"Yeah, I'll meet you at the bottom." I'm not sure how he will stay on but presumably he does this all the time. I watch him slowly bump down the nearly vertical track, then pick my way down even more slowly.
There in front of us at the base of the cliff is the Pacific Ocean. Not the bay like elsewhere around the city, but the real open ocean, gray and chilly even in the warm late summer sun. I stare out at the horizon, over the moderate waves to the flat sea, nothing at all for thousands of miles until you hit, I don't know, I guess Japan.
The beach is coarse sand littered with fist size and bigger rocks worn smooth by the water, scattered with dried seaweed. It's not the kind of beach that's ideal for swimming, but it's amazingly beautiful. I can see even more why he likes living here.
He points out that most of the rocks on the beach contain fossils. I look more closely and sure enough, embedded in the gray rocks are white flecks in the shapes of tiny ancient shells and barnacles. I pick up a couple and put them in my pocket.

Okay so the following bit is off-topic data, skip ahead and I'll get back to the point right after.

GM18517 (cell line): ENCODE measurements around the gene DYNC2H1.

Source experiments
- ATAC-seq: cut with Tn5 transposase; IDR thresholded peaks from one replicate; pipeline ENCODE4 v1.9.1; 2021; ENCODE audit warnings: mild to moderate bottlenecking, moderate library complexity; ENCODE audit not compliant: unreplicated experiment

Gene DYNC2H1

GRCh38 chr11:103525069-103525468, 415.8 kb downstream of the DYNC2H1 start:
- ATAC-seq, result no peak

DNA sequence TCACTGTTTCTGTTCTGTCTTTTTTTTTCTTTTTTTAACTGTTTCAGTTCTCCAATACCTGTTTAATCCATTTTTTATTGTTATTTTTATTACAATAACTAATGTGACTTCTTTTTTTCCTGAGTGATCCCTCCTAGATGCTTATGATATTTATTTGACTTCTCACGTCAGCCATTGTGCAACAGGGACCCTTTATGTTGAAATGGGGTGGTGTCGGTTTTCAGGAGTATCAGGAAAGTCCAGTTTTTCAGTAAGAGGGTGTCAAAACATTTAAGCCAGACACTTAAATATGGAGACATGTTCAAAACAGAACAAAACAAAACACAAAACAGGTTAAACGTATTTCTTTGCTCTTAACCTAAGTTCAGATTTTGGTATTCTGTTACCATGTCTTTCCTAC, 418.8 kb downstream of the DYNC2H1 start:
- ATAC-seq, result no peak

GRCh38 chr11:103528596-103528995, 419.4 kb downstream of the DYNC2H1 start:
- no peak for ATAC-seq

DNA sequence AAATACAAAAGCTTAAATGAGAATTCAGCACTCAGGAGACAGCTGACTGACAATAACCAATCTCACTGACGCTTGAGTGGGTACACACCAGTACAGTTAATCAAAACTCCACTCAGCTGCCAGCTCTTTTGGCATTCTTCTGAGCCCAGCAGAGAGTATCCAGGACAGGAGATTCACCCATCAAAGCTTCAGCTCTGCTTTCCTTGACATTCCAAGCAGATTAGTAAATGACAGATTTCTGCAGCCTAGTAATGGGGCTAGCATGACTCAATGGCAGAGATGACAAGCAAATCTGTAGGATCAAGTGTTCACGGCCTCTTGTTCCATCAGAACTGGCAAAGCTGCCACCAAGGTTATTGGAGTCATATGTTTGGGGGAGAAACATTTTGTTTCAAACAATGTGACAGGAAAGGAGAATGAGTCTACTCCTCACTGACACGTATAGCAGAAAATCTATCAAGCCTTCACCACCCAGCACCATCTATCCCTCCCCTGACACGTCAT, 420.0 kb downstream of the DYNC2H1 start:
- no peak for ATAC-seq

When it's time to go, he motors the ATV back up the nearly vertical slope while I follow behind awkwardly on foot. I'm impressed at how easily he gets around the inaccessible terrain. I would never have thought of using a regular ATV rather than some kind of specially designed wheelchair, but when I mention this to him he just smiles and shrugs, humble as always.
As I drive back up the coast on my way home, through rolling hills of green farmland with the ocean on my left, I 'm struck again at how gorgeous it all is. We live in a place of extraordinary natural beauty, but I've spent so much of my time stuck in some of the ugliest parts of the city, I haven't seen it lately. I'm feeling awesome and happy, kind of amazed and also grateful at how well Mantis and I have transitioned to genuine friendship.